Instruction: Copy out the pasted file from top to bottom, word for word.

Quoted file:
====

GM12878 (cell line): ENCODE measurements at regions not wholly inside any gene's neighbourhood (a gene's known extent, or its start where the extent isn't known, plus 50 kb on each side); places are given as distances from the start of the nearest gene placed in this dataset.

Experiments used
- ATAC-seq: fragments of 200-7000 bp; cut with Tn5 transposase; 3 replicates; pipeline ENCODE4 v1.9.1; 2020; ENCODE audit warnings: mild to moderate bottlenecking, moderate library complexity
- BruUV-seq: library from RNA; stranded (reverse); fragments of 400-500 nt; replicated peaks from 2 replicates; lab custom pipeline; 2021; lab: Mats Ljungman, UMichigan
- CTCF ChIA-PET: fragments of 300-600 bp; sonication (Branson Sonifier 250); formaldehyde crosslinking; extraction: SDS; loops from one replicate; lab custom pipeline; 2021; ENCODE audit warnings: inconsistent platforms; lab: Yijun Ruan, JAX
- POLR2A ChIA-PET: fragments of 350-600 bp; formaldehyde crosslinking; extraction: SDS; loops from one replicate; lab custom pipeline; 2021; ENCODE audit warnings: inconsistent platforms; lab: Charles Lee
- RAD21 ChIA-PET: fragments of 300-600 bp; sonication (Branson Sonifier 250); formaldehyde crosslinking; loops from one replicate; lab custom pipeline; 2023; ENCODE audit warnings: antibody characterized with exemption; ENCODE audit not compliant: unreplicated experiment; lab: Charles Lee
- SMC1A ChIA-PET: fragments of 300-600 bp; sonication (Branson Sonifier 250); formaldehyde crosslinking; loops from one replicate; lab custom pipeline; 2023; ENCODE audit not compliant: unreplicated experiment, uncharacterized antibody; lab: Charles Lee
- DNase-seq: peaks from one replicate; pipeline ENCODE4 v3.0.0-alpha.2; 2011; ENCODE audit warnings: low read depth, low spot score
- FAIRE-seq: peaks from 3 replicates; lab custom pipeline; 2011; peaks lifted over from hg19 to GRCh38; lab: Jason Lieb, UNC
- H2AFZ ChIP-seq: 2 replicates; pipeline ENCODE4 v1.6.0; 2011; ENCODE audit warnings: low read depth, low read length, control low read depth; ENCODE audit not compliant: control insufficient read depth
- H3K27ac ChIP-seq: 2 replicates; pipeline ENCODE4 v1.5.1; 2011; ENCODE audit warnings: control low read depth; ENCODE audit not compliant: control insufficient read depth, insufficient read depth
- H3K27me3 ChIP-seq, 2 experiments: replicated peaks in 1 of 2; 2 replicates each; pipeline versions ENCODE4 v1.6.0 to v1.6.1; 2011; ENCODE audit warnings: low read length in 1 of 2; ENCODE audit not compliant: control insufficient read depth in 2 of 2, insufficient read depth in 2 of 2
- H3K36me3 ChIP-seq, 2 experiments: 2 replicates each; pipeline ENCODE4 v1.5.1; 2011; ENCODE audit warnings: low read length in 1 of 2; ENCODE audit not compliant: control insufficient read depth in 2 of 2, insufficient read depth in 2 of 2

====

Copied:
GM12878 (cell line): ENCODE measurements at regions not wholly inside any gene's neighbourhood (a gene's known extent, or its start where the extent isn't known, plus 50 kb on each side); places are given as distances from the start of the nearest gene placed in this dataset.

Experiments used
- ATAC-seq: fragments of 200-7000 bp; cut with Tn5 transposase; 3 replicates; pipeline ENCODE4 v1.9.1; 2020; ENCODE audit warnings: mild to moderate bottlenecking, moderate library complexity
- BruUV-seq: library from RNA; stranded (reverse); fragments of 400-500 nt; replicated peaks from 2 replicates; lab custom pipeline; 2021; lab: Mats Ljungman, UMichigan
- CTCF ChIA-PET: fragments of 300-600 bp; sonication (Branson Sonifier 250); formaldehyde crosslinking; extraction: SDS; loops from one replicate; lab custom pipeline; 2021; ENCODE audit warnings: inconsistent platforms; lab: Yijun Ruan, JAX
- POLR2A ChIA-PET: fragments of 350-600 bp; formaldehyde crosslinking; extraction: SDS; loops from one replicate; lab custom pipeline; 2021; ENCODE audit warnings: inconsistent platforms; lab: Charles Lee
- RAD21 ChIA-PET: fragments of 300-600 bp; sonication (Branson Sonifier 250); formaldehyde crosslinking; loops from one replicate; lab custom pipeline; 2023; ENCODE audit warnings: antibody characterized with exemption; ENCODE audit not compliant: unreplicated experiment; lab: Charles Lee
- SMC1A ChIA-PET: fragments of 300-600 bp; sonication (Branson Sonifier 250); formaldehyde crosslinking; loops from one replicate; lab custom pipeline; 2023; ENCODE audit not compliant: unreplicated experiment, uncharacterized antibody; lab: Charles Lee
- DNase-seq: peaks from one replicate; pipeline ENCODE4 v3.0.0-alpha.2; 2011; ENCODE audit warnings: low read depth, low spot score
- FAIRE-seq: peaks from 3 replicates; lab custom pipeline; 2011; peaks lifted over from hg19 to GRCh38; lab: Jason Lieb, UNC
- H2AFZ ChIP-seq: 2 replicates; pipeline ENCODE4 v1.6.0; 2011; ENCODE audit warnings: low read depth, low read length, control low read depth; ENCODE audit not compliant: control insufficient read depth
- H3K27ac ChIP-seq: 2 replicates; pipeline ENCODE4 v1.5.1; 2011; ENCODE audit warnings: control low read depth; ENCODE audit not compliant: control insufficient read depth, insufficient read depth
- H3K27me3 ChIP-seq, 2 experiments: replicated peaks in 1 of 2; 2 replicates each; pipeline versions ENCODE4 v1.6.0 to v1.6.1; 2011; ENCODE audit warnings: low read length in 1 of 2; ENCODE audit not compliant: control insufficient read depth in 2 of 2, insufficient read depth in 2 of 2
- H3K36me3 ChIP-seq, 2 experiments: 2 replicates each; pipeline ENCODE4 v1.5.1; 2011; ENCODE audit warnings: low read length in 1 of 2; ENCODE audit not compliant: control insufficient read depth in 2 of 2, insufficient read depth in 2 of 2